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Summary:

The trouble with not working a 9-to-5 office job is that often you work more, sometimes much more, than your cube-dwelling counterparts. The risk you run with an always-connected, always-working lifestyle, of course, is of getting burned out. And once that happens, not only will you […]

The trouble with not working a 9-to-5 office job is that often you work more, sometimes much more, than your cube-dwelling counterparts. The risk you run with an always-connected, always-working lifestyle, of course, is of getting burned out. And once that happens, not only will you end up exhausted, but both your work and your personal life will suffer.

A List Apart recently published a great article by Scott Boms, “Burnout,” that examines the stress, exhaustion and illness often associated with web work. Burnout is not just stress, he notes, but is caused by an “imbalance in an individual’s personal goals, ideals, and needs as related to their job.” So how can you regain that balance? Boms outlines several steps you can take, including:

Stop (or at least slow down). When you realize you’re suffering with burnout, it’s important to start taking steps to reduce the amount of work you’re doing. Cut down on the hours that you’re working, use sick days, or take a vacation.

Set boundaries and expectations. When you’re no longer working a regular 9-to-5 schedule you need to set boundaries between your work and home lives (see my previous post “Mark the End of the Day and Finish on Time“). It’s also important to manage your clients’ expectations. As Boms notes, when you start answering client email at 10pm, it sets a precedent that is then hard to undo.

Create a daily routine. Most people have a time of day when they work most effectively. Organize your day around these times (see our previous post “Change Your Work Hours to Get More Done” for tips on how to do this).

Make time for numero uno. Sometimes it’s hard to justify making time for yourself when there are so many demands on your day from bosses or clients, but everyone needs some “me time.” Spend time with family, goof off, visit a gallery, play a game — whatever makes you happy.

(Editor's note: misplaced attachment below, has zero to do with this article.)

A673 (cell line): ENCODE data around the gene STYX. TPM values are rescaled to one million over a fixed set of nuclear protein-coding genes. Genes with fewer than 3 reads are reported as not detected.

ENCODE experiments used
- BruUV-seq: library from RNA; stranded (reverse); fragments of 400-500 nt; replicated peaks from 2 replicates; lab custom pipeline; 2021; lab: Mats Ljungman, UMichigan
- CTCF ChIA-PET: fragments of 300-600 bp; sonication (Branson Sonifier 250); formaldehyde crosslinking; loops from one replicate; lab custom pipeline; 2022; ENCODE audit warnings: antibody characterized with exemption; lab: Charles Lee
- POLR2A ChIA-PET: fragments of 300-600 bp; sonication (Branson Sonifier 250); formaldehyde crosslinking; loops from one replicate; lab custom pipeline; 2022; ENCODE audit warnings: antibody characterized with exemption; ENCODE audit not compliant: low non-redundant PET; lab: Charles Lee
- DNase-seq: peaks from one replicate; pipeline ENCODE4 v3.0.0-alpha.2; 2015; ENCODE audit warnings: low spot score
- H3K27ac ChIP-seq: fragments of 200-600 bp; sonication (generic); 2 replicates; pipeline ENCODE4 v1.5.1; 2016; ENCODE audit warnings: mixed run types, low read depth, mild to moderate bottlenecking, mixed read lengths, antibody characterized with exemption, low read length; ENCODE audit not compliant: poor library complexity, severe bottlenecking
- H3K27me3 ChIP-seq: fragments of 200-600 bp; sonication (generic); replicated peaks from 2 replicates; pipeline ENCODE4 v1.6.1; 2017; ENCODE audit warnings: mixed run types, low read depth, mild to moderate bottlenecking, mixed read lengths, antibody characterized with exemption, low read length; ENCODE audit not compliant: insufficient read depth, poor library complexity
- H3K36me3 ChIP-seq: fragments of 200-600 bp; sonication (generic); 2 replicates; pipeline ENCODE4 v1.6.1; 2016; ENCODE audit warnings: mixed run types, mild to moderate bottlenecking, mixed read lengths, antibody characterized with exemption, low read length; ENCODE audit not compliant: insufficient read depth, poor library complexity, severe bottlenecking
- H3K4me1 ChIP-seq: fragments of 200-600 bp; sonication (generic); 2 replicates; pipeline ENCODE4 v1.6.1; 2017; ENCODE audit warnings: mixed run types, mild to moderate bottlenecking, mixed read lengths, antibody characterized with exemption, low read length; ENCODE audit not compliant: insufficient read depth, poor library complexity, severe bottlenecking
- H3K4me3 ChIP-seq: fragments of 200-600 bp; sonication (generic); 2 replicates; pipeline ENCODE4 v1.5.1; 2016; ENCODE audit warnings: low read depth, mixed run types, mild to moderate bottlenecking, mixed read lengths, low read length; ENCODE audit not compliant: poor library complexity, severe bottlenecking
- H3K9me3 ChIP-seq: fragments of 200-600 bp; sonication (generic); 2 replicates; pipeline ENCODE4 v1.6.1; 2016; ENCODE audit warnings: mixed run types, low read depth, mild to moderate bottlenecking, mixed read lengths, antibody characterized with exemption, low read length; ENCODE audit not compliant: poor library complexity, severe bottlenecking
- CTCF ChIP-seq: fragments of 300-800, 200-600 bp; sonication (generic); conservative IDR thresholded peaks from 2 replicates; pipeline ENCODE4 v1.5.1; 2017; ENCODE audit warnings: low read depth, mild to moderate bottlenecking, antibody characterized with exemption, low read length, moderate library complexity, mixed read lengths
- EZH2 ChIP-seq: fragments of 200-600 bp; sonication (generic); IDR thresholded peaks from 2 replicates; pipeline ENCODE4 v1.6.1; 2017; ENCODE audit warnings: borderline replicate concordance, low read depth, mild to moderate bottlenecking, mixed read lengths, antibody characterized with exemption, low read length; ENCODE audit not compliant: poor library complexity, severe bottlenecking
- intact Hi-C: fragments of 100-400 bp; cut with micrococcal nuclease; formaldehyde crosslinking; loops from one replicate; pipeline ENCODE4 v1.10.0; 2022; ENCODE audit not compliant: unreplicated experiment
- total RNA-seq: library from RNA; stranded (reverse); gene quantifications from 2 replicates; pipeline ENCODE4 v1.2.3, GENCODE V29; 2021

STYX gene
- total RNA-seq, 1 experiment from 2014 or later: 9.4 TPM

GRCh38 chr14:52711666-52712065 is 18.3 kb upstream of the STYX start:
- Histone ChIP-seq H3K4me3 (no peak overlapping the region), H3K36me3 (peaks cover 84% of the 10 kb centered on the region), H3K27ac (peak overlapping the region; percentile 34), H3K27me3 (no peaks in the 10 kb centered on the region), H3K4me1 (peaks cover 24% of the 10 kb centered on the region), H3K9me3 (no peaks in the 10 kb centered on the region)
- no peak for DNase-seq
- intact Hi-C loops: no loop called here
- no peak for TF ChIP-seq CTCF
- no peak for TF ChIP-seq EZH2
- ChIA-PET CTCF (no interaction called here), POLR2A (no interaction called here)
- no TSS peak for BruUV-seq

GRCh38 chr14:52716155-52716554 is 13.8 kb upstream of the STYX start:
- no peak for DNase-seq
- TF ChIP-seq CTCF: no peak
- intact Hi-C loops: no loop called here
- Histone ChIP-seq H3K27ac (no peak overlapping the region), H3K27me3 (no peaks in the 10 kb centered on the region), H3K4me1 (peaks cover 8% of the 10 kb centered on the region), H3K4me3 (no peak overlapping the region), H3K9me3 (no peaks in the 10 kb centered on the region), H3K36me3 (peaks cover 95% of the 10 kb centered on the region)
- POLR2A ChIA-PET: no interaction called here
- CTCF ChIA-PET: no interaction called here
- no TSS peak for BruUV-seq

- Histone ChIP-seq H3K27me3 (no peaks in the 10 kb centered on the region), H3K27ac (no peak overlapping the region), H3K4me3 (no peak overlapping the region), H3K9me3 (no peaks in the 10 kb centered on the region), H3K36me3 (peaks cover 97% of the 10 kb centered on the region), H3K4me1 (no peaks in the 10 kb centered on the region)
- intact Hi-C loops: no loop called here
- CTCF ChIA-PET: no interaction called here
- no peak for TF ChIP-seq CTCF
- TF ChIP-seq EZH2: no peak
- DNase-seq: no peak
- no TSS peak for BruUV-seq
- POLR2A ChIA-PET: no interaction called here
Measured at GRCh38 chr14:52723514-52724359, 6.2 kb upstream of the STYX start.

Change your situation. Changing careers might be in the cards, but there are also plenty of steps you can take to improve your current one. Shake up your routine (try working from somewhere else, perhaps), offload responsibilities, or learn a new skill.

Rely on a good process. If your current process isn’t working as well as it should, try another one. GTD works for me.

There’s plenty more detail, tips and information in Boms’ article. It’s also worth checking out the discussion thread on A List Apart, too.

Are you feeling burned out? What steps are you taking to make sure you don’t get burned out?

By Simon Mackie

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  1. Shanky Baba Friday, May 29, 2009

    Great article! I would like add few more scenarios when you burn yourself out.

    You also get more burned out when you want to start your own company but cannot afford to quit your daily job (of course for financial and personal reasons).

    You work 9-6 then you reach home by 7pm and then you just have few hours left to follow your passions/dreams. It is quite tiring and hard to keep up the motivation level.

    Anyways nice article.

  2. Dr Beverly Potter Friday, May 29, 2009

    Burnout is a motivational problem – a kind of job depression – where it becoming increasingly difficult to perform, which is why it is often called “emotional exhaustion. It is not caused by imbalance in goals or ideals, nor is it caused by working long hours. Steve Boms wrote an interesting article but he is not a psychologist and no expert.

    Burnout is caused by “uncontrollability” – powerlessness, a sense of being trapped and unable to do anything about it.

    Burnout is prevented or overcome by developing personal power, a feeling of I-Can-Do. The suggestions in the article are good ones, and would likely increase one’s feelings of control in one’s work and life.

    The first step is to “pinpoint” exactly what is getting you down. Especially important is to study the triggers – what happened just before you got “that” feeling – because each person is different. Often, we can make ourselves into helpless victims or empower ourselves with the way we view our circumstance, for example.

    I’ve provided corporate training since in the 1970s and authors a few books on overcoming job burnout. http://www.docpotter.com/art_bo-summary.html

  3. Harry @ GoalsOnTrack Friday, May 29, 2009

    Agree. However, I think it’s important to know and decide what your goals are. Otherwise, all this effort in improving productivity will make little sense.

  4. Mix Up the Workweek by Setting Your Own “20-Percent Time” – WebWorkerDaily Friday, March 12, 2010

    [...] Simon noted in a previous post, it’s easier to get burned out when you don’t work a typical 9-to-5 job. With that in [...]

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